The liver, located in the right upper portion of the abdominal cavity just beneath the right side of the rib cage, has many vital functions. Briefly, some of these functions are:
- Detoxification of blood
- Production of important clotting factor and other important proteins
- Metabolizing (processing) medications and nutrients
- Processing of waste products of hemoglobin
- Storing of vitamins, fat, cholesterol, and bile
- Production of glucose
In general, liver blood tests are used to detect an injury or an inflammation to the liver. These tests are commonly ordered and performed in many situations, such as in routine health screening, evaluation of abdominal pain, or suspected liver disease. The liver blood tests are typically done as a part of the comprehensive metabolic panel which also includes electrolyte levels and kidney function.
Liver blood tests are some of the most commonly performed blood tests. These tests can assess liver functions or liver injury. An initial step in detecting liver damage is a simple blood test to determine the presence of certain liver enzymes (proteins) in the blood.
Under normal circumstances, these enzymes reside within the cells of the liver. But when the liver is injured for any reason, these enzymes are spilled into the blood stream. Enzymes are proteins that are present throughout the body, each with a unique function. Enzymes help to speed up (catalyze) routine and necessary chemical reactions in the body.
Among the most sensitive and widely used liver enzymes are the aminotransferases. They include aspartate aminotransferase (AST or SGOT) and alanine aminotransferase (ALT or SGPT). These enzymes are normally contained within liver cells. If the liver is injured or damaged, the liver cells spill these enzymes into the blood, raising the enzyme levels in the blood and signaling liver disease.
The main values measured in liver blood tests are the aminotransferases (alanine aminotransferase or ALT and aspirate aminotransferase or AST). The other measurements include alkaline phosphate, albumin, and bilirubin. It is important to note that these tests are commonly referred to as “liver function tests”, but this term is misleading as the aminotransferases and alkaline phosphatase do not reflect the function of the liver. Strictly speaking, the true liver function tests (LFT’s) include albumin, bilirubin, blood coagulation panel, and glucose.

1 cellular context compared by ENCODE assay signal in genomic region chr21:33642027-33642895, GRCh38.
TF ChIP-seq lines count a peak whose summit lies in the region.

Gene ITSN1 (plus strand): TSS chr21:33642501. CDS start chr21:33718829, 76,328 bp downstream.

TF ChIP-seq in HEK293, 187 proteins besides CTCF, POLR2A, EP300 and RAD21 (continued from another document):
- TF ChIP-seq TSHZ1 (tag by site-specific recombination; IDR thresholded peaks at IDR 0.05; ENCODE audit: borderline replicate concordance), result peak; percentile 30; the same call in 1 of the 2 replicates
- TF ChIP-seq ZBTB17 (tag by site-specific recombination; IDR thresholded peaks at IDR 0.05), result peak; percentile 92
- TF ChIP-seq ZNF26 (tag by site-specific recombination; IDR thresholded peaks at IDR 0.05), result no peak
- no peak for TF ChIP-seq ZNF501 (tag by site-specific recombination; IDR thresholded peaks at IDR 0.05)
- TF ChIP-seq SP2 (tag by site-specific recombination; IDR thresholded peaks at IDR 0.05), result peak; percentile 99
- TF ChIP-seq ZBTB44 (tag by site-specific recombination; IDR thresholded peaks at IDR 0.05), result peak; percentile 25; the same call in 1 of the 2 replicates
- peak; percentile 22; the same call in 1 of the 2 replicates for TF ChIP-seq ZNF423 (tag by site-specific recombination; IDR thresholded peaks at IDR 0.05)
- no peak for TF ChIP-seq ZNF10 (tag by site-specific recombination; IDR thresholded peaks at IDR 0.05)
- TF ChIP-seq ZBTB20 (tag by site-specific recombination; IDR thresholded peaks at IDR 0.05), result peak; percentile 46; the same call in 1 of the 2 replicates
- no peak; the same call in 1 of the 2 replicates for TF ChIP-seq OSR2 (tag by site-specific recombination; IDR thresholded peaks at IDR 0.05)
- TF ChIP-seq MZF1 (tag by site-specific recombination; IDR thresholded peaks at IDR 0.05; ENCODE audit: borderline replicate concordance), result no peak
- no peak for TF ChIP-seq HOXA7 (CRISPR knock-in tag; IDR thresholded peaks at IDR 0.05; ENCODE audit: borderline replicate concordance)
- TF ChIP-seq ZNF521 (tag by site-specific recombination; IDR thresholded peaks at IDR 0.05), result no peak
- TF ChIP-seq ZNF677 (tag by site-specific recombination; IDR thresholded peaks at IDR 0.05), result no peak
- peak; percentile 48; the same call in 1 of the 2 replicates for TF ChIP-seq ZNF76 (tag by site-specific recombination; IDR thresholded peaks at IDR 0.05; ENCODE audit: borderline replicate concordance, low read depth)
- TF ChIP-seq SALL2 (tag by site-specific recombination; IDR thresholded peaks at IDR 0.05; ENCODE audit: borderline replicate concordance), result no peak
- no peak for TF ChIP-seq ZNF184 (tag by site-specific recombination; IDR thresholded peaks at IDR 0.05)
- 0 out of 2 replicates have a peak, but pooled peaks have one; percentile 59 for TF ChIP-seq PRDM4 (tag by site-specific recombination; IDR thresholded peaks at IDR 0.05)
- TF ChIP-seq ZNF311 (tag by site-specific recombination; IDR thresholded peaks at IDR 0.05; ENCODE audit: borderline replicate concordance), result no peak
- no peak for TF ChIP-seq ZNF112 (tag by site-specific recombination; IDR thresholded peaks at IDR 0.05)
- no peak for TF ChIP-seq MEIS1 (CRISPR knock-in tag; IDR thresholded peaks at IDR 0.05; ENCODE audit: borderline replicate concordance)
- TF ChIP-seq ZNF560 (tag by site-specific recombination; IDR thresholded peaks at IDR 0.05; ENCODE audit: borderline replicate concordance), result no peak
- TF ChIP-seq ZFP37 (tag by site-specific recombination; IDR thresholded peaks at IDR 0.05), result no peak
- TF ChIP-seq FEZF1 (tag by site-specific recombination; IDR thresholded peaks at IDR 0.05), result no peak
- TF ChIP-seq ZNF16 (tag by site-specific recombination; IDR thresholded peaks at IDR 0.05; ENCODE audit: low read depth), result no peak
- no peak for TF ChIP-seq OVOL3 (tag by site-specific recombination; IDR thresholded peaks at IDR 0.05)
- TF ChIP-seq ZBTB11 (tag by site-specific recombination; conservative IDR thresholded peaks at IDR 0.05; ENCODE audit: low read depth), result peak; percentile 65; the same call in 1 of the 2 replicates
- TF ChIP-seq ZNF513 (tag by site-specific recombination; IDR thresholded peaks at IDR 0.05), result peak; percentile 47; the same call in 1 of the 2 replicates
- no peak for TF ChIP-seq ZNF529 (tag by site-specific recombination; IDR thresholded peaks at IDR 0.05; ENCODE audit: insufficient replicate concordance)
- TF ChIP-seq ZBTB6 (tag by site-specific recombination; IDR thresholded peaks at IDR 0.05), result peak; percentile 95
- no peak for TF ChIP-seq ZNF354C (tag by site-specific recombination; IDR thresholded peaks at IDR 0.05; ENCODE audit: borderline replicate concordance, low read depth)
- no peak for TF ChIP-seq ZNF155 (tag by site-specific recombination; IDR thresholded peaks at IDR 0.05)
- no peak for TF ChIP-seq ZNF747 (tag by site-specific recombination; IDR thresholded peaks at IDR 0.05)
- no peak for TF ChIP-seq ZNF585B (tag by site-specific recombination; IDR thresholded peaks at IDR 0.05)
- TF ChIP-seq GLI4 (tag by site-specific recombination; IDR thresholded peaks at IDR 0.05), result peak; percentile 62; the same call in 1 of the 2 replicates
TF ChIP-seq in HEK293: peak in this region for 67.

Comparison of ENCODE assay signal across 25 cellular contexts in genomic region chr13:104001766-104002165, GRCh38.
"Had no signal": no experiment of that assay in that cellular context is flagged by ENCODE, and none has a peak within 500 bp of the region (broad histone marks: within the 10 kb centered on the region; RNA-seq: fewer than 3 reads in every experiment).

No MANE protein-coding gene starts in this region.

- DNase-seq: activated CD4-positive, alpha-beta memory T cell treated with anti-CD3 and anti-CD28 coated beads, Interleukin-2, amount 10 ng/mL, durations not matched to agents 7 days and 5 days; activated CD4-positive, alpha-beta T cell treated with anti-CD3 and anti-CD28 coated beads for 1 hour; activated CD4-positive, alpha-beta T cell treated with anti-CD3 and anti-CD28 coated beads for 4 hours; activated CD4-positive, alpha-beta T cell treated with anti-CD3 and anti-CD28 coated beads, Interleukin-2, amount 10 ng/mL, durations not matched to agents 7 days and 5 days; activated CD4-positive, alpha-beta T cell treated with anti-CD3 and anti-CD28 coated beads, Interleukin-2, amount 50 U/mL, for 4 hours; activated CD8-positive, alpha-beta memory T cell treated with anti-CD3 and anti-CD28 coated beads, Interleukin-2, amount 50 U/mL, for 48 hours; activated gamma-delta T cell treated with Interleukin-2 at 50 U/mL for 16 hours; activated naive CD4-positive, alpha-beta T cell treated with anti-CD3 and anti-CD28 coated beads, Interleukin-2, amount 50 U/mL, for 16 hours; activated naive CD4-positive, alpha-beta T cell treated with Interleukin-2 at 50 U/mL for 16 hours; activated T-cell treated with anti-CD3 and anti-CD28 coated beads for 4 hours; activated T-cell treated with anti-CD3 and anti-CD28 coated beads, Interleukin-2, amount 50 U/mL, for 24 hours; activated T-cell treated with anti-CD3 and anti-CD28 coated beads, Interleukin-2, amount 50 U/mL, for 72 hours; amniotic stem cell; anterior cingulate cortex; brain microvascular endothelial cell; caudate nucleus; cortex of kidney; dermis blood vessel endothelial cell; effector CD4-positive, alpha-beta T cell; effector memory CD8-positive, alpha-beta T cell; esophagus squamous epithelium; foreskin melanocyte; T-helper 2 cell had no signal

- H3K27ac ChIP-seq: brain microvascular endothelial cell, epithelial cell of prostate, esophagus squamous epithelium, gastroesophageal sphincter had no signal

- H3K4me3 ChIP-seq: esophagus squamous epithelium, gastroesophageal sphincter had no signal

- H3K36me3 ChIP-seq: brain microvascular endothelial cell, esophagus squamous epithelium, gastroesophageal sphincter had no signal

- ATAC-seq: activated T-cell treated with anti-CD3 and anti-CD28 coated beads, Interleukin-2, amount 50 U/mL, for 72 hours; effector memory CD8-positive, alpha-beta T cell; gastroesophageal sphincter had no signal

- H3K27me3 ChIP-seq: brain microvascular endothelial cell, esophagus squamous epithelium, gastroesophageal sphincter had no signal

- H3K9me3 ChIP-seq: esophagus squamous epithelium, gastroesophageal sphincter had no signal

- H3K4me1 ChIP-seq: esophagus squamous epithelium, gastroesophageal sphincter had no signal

More specifically, AST, ALT, and alkaline phosphatase are called the liver enzymes and they typically are used to detect damage or injury to the liver (not its function)
AST (SGOT) is normally found in a variety of tissues including liver, heart, muscle, kidney, and brain. It is released into the serum when any one of these tissues is damaged. For example, its level in serum rises in heart attacks or with muscle disorders. It is therefore, not a highly specific indicator of liver injury as it can occur from other injured tissues.
ALT (SGPT) is, by contrast, normally found largely in the liver. This is not to say that it is exclusively located in liver, but that is where it is most concentrated. It is released into the bloodstream as the result of liver injury. Thus, it serves as a fairly specific indicator of liver status.
Abnormal liver tests may be detected in the blood in a variety of liver conditions:
- Mild to moderate elevations of the liver enzymes are common.
- Chronic hepatitis B and hepatitis C is a cause of chronic mild to moderate liver enzyme elevations.
- Chronic and acute alcohol use is also a common cause of abnormal liver tests.
- Some medications can cause mild to moderate increase in the liver enzymes.